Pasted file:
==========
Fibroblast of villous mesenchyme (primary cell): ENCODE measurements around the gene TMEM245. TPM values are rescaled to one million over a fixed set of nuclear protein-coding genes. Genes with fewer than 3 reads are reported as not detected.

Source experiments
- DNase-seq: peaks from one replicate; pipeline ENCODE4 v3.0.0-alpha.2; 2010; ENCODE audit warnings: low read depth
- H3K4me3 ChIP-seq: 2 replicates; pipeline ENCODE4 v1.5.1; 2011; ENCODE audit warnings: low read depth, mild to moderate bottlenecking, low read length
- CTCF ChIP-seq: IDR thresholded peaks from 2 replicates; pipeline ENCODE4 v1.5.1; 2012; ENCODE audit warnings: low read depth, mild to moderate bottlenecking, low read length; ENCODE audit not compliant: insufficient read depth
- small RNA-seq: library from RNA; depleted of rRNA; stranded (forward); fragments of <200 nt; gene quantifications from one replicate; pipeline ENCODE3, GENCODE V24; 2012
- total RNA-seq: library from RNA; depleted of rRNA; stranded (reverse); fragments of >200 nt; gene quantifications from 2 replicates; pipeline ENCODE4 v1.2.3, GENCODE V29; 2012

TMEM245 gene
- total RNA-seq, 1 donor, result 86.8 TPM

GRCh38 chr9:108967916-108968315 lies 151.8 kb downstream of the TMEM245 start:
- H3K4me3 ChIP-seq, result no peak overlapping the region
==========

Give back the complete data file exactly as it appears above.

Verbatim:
Fibroblast of villous mesenchyme (primary cell): ENCODE measurements around the gene TMEM245. TPM values are rescaled to one million over a fixed set of nuclear protein-coding genes. Genes with fewer than 3 reads are reported as not detected.

Source experiments
- DNase-seq: peaks from one replicate; pipeline ENCODE4 v3.0.0-alpha.2; 2010; ENCODE audit warnings: low read depth
- H3K4me3 ChIP-seq: 2 replicates; pipeline ENCODE4 v1.5.1; 2011; ENCODE audit warnings: low read depth, mild to moderate bottlenecking, low read length
- CTCF ChIP-seq: IDR thresholded peaks from 2 replicates; pipeline ENCODE4 v1.5.1; 2012; ENCODE audit warnings: low read depth, mild to moderate bottlenecking, low read length; ENCODE audit not compliant: insufficient read depth
- small RNA-seq: library from RNA; depleted of rRNA; stranded (forward); fragments of <200 nt; gene quantifications from one replicate; pipeline ENCODE3, GENCODE V24; 2012
- total RNA-seq: library from RNA; depleted of rRNA; stranded (reverse); fragments of >200 nt; gene quantifications from 2 replicates; pipeline ENCODE4 v1.2.3, GENCODE V29; 2012

TMEM245 gene
- total RNA-seq, 1 donor, result 86.8 TPM

GRCh38 chr9:108967916-108968315 lies 151.8 kb downstream of the TMEM245 start:
- H3K4me3 ChIP-seq, result no peak overlapping the region